Concert review by Chris Graue
On March 3, 2012 New Found Glory with Yellowcard hit the OC Fairgrounds in Costa Mesa, Ca. This bill sounds more fitting of 2002 than 2012 show, but tell that to the packed house at the MusInk Festival at the OC Fairgrounds last weekend. These two veteran acts have outlasted most of their peers from their heyday, but are continuing to perform and release stellar material that could well fit into any previous point of their careers.
From what I’ve been told, another act named Bayside actually opened this show and there were other musical acts as well as tattoo related festivities scattered throughout the day, but I can confirm none of this. I found it far more prudent to plow through a box of Ralph’s bakery donuts (discounted for expedited sale) and then ride the insulin train to coma land on the couch while watching Nick Kroll’s comedy special on Netflix. But I digress.
I stumbled out of my stupor and into the venue to find Yellowcard about to take the stage. They came strong out of the gates, not sounding like a band with a brand new bass player, but one that was tight, well rehearsed, and ready for action. The sine wave of this energy emanating from the stage, however, seemed only to reach about 20 feet into the crowd. Beyond that, a sea of folded arm stoics.
Sensing this, violinist Sean Mackin agitated the people into moving. It makes sense that he’d be particularly sensitive to a lack of motion as, with his frequent leaping and bouncing, he is somewhat the band’s Tigger. He requested a circle pit from one end of the room to the other, but seemed satisfied when a much more sane – but still large – sized one emerged in the center of the floor.
I wish I remembered which song he did this for, but it didn’t matter as the momentum got lost by changing gears to the relatively balladic “Only One.” A small section of the pit did stay alive, but this was also the pocket of the crowd where I smelled the most weed. And body odor. Oh, and those flying cups all night? Yeah, the fat bitch with partially pink hair that was throwing them was over in that section. I saw her. Come to think of it, that was a terrible place to stand.
Anyway, Yellowcard started stepping the energy up again, rocking “Breathing” and a non stop flow of hits to their closer (“ Ocean Avenue ,” if you couldn’t guess), and the crowd really came to life. At one point, I started thinking of criticizing the amount of reverb the sound guy elected to apply to Ryan Key’s vocals, but then I realized that what I was hearing was not a technological manipulation of the sound. No, it had little to do with Ryan’s voice at all, but everything to do with him. He was not simply singing, but conducting the massive choir before him.
What I was hearing was the echo of a thousand voices shouting out EVERY SINGLE LYRIC with such precision that it was nearly indistinguishable from the band itself. The show had escalated from being a concert performed for the people to one in which we were all participating. The cried a little, but I’m not sure if it was from the beauty or the sheer mass of the donut-onset constipation that was forming in my bowels.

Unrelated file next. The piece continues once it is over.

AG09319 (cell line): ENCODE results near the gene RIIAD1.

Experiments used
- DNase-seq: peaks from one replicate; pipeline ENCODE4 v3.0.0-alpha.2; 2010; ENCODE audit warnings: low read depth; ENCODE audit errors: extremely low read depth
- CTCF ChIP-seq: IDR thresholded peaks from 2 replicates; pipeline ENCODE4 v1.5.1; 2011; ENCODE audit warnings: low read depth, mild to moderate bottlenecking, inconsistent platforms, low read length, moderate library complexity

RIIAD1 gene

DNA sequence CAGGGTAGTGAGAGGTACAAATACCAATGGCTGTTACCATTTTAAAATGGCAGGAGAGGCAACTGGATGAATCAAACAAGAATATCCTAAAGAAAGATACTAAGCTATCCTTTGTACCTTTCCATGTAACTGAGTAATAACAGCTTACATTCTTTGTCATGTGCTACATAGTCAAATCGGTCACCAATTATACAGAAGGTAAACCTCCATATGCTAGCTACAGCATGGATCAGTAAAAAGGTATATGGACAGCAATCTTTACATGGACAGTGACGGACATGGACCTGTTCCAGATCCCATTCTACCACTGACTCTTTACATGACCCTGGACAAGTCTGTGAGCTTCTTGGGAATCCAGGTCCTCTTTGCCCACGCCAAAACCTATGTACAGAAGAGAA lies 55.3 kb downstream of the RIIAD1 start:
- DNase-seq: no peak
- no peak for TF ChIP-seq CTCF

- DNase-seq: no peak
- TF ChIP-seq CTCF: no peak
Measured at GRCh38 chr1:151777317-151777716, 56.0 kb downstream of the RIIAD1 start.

The masses were so sufficiently warmed up that New Found Glory probably could have come on stage and finger painted some fire trucks and no one would have noticed, but they played music instead! How cool of them. Now, the pits were much more spontaneous. And forceful. This is probably a natural consequence of the greater intensity of NFG’s sound, but I credit Yellowcard for doing their job right so that this could happen right from the top of the set.
And boy, did they bring it. NFG let up only twice from “Understatement” to “My Friends Over You.” Once was so that singer Jordan Pundik could tell us how unexpectedly spicy the cheeseballs he ate on stage were, and the other was the “let’s walk off the stage so they ask us back for an encore” routine. Needless to say, it worked.
The highlight of the encore had to be the cover of Green Day’s “Basketcase.” Sometimes these larger bands will fake their way through covers at the end of the set out of arrogance or a feeling that it will go off well enough, but these boys clearly put the effort in to make this song fly. In addition to nailing the song, they added a few punchier hardcore elements into the bridge that really made the song their own. The same could be said for their earlier in the set cover of “Blitzkrieg Bop.”
Perhaps more surprising than the unrelenting pace from the stage was that the crowd showed no signs of weariness throughout. Well into the stretch of the set where most bands would experiment with boring the audience with untested material, crowd surfers raged on like they were just getting started. One girl actually got a few feet of air. She dropped out of sight immediately. I think I saw her later, but she may have just died. I’ll never know.
It’d be fair to assume this show was a day late and a decade short, but being there proved to me that both of these bands have a lot of legs in the scene left to run on. Perhaps this was best demonstrated by the onslaught of attractive females bee lining for the backstage area the second the final chord was rung. Washed up, second-rate bands don’t pull that kind of tail. I tried to muscle my way back there, but some overly sweaty security guard hassled me with some line about not having the right color wristband. Hey, New Found Glory, how’s about getting ME one of them backstage passes next time around? What, am I not sexy enough for you? WHAT’S WRONG WITH MY SUCCULENT MAN TITS, CHAD ?
Where was I? Oh yeah. This show rocked. Sucks if you missed it.